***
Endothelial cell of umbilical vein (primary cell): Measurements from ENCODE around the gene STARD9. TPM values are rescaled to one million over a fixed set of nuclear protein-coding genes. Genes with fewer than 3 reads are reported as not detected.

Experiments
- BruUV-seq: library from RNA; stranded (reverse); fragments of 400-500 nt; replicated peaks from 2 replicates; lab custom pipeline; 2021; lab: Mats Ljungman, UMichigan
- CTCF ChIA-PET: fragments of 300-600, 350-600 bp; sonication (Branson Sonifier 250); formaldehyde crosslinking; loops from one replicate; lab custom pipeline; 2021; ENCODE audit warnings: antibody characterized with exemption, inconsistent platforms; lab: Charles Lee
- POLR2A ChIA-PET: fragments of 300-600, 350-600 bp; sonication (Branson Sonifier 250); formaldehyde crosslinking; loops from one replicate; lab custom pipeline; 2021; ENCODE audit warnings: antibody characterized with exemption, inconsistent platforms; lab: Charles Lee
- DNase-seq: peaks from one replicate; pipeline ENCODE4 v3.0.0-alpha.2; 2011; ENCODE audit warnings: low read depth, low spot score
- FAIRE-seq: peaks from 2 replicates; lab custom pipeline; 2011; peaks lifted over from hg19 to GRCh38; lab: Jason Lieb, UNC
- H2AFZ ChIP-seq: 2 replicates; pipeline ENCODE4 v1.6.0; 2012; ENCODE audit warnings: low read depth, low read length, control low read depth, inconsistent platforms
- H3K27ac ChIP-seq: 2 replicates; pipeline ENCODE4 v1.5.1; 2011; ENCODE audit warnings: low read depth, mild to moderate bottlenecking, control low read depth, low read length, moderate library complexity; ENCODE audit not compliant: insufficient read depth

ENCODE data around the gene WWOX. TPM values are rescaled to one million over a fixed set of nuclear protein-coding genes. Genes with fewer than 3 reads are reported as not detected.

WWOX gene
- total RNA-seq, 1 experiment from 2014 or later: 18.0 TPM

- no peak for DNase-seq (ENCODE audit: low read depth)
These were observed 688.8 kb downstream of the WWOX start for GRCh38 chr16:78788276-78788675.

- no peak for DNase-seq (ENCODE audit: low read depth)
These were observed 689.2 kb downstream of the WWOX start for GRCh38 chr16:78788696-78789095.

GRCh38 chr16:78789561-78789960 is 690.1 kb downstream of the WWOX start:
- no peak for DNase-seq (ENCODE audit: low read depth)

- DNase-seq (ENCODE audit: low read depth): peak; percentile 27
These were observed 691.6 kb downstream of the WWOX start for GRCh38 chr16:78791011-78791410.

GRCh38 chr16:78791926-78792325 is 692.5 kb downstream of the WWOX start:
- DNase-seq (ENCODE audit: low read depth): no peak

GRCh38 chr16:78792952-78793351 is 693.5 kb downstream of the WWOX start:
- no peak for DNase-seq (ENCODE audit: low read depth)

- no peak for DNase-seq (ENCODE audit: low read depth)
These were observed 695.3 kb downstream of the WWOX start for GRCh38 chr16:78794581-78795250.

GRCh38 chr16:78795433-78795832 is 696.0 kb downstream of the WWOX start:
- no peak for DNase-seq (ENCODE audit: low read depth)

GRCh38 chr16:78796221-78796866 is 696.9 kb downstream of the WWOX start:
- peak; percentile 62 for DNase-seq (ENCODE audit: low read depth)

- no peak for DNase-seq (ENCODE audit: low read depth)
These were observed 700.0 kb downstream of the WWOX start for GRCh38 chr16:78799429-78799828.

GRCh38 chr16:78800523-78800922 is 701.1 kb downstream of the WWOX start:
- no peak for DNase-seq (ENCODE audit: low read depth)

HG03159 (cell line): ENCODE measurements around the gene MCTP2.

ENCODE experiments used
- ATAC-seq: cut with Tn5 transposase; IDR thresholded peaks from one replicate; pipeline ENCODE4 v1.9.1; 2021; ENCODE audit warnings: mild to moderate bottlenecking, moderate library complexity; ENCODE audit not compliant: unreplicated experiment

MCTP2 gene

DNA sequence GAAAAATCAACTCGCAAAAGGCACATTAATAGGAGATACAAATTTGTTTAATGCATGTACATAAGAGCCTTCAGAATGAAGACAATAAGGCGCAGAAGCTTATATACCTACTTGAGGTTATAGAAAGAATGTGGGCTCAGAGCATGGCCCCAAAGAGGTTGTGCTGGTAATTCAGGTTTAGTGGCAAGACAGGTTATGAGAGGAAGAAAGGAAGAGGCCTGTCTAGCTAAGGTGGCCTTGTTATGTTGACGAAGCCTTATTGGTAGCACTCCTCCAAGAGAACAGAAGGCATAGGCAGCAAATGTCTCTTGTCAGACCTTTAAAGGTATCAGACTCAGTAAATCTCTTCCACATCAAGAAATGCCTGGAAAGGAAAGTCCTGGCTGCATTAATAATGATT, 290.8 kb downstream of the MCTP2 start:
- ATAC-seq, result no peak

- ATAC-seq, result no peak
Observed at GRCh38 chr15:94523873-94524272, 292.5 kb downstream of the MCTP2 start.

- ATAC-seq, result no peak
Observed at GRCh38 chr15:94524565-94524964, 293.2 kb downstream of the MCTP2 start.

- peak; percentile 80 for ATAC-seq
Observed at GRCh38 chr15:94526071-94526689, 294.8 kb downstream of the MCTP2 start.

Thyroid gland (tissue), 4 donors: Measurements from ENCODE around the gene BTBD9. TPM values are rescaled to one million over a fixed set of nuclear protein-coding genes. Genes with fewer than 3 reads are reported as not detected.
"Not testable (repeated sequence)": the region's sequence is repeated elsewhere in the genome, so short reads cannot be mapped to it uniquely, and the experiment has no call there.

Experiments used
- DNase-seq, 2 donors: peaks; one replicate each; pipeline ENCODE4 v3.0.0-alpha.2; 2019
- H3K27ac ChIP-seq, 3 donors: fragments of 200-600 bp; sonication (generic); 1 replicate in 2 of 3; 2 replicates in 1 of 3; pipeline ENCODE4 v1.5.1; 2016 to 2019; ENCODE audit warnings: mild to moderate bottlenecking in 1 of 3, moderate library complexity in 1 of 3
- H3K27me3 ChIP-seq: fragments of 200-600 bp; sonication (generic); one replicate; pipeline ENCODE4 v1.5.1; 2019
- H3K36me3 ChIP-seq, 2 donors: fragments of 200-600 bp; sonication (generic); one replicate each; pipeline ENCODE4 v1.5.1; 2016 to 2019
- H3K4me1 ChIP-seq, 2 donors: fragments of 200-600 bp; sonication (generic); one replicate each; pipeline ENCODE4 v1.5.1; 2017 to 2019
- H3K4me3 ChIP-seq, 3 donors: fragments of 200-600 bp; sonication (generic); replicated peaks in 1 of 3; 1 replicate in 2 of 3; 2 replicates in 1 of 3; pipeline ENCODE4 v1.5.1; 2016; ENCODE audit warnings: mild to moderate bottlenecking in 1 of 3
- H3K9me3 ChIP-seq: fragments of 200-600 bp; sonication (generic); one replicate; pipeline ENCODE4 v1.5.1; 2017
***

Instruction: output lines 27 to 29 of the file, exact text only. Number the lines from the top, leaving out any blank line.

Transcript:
GRCh38 chr16:78795433-78795832 is 696.0 kb downstream of the WWOX start:
- no peak for DNase-seq (ENCODE audit: low read depth)

GRCh38 chr16:78796221-78796866 is 696.9 kb downstream of the WWOX start: